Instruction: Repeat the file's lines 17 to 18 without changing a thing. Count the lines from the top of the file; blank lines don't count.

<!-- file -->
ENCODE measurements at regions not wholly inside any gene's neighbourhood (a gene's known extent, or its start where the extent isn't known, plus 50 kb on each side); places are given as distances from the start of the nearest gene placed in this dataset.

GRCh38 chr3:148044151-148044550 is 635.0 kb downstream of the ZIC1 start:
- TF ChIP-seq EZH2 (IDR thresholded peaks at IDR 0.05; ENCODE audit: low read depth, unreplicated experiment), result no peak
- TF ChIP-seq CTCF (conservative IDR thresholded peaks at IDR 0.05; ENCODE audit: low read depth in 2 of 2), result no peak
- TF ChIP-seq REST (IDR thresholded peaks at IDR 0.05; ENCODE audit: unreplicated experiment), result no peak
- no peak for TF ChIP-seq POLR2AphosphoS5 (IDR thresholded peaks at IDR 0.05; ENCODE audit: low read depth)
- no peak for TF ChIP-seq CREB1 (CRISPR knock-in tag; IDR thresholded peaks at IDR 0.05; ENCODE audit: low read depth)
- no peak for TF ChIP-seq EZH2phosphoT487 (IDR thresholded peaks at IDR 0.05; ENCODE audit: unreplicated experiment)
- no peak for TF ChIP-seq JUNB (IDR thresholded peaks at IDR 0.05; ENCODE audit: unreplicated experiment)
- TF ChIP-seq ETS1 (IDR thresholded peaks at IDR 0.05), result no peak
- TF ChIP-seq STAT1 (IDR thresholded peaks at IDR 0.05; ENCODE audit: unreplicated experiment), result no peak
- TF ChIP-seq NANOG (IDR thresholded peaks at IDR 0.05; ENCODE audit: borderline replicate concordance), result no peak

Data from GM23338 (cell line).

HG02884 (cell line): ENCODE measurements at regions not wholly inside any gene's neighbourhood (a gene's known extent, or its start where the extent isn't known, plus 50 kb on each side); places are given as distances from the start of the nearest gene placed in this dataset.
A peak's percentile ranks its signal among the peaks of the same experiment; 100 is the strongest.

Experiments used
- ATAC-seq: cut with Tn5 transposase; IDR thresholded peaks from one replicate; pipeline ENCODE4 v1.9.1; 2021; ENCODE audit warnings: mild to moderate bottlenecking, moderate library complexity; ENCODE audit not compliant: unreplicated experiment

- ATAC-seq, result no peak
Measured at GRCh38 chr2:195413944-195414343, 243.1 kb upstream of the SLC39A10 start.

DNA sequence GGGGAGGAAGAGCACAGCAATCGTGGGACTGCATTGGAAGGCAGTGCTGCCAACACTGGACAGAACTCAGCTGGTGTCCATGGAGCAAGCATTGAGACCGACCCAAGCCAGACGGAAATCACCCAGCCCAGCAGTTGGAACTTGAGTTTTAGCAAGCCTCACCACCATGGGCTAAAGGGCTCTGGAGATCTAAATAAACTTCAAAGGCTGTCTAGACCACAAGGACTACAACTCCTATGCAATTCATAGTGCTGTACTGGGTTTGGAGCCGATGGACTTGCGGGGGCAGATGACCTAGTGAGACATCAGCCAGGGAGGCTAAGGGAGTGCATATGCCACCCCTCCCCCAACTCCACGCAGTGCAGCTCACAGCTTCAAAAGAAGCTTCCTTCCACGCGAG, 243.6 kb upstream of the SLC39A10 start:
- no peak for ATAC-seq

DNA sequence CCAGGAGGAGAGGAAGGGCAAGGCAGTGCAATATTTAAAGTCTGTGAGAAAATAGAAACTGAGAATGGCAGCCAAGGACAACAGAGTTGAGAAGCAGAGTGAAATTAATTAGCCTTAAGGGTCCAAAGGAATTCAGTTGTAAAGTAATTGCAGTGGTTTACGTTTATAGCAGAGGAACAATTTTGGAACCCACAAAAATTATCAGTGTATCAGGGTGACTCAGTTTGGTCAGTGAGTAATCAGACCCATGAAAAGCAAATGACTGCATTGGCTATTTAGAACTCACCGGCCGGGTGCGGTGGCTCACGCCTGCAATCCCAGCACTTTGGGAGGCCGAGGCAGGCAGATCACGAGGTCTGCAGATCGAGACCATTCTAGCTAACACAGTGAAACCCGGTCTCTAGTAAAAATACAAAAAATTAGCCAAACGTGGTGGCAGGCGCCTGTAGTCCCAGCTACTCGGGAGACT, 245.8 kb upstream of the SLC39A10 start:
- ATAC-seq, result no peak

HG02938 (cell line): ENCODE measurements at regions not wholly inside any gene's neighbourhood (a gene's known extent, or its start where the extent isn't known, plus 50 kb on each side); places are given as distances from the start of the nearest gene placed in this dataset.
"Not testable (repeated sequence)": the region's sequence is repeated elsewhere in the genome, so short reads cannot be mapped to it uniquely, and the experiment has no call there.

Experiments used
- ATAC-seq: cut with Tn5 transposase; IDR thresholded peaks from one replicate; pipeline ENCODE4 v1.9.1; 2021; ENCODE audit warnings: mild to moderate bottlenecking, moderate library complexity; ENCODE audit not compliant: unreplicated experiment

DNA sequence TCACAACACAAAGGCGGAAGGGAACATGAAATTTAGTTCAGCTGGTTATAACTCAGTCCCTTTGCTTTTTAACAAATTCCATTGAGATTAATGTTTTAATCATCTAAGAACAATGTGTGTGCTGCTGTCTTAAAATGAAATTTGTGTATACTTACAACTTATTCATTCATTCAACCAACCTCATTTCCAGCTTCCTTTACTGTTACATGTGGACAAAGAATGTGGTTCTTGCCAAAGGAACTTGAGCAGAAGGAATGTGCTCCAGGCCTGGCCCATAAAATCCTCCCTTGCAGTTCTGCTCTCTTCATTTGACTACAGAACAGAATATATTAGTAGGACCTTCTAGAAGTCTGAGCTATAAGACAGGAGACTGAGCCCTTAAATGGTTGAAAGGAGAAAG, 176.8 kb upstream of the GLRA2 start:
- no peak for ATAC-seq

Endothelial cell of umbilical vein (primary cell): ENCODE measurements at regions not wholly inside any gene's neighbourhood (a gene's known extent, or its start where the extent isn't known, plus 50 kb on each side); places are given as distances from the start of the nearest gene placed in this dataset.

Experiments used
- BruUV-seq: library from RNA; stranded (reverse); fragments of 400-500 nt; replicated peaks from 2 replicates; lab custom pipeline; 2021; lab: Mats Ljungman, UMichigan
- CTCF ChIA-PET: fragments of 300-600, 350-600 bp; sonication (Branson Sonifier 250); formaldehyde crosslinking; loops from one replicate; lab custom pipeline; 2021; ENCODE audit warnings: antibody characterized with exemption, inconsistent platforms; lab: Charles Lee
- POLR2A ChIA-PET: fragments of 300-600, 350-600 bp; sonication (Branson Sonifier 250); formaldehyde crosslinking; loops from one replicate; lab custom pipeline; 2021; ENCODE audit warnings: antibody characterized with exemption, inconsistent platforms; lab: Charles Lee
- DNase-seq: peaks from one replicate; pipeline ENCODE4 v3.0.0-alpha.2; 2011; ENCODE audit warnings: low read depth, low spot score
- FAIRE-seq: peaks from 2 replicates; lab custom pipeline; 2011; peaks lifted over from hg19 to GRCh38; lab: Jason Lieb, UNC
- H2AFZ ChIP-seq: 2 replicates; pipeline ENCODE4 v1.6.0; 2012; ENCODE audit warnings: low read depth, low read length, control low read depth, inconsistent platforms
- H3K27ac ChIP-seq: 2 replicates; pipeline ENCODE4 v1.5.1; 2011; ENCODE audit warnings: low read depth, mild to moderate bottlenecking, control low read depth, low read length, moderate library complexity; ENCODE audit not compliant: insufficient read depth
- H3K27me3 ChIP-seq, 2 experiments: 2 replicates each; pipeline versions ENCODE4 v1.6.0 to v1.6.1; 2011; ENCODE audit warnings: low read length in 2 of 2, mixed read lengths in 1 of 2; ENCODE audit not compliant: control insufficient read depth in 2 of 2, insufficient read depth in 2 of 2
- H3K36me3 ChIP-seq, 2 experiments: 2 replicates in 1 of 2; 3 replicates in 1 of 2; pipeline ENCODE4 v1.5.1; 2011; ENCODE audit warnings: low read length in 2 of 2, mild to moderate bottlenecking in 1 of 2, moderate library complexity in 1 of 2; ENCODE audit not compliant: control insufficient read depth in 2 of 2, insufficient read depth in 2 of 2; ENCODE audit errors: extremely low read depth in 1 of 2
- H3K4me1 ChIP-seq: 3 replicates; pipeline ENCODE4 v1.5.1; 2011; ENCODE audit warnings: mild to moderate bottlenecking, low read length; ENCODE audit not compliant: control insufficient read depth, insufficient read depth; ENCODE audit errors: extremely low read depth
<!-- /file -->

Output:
- ATAC-seq: cut with Tn5 transposase; IDR thresholded peaks from one replicate; pipeline ENCODE4 v1.9.1; 2021; ENCODE audit warnings: mild to moderate bottlenecking, moderate library complexity; ENCODE audit not compliant: unreplicated experiment

- ATAC-seq, result no peak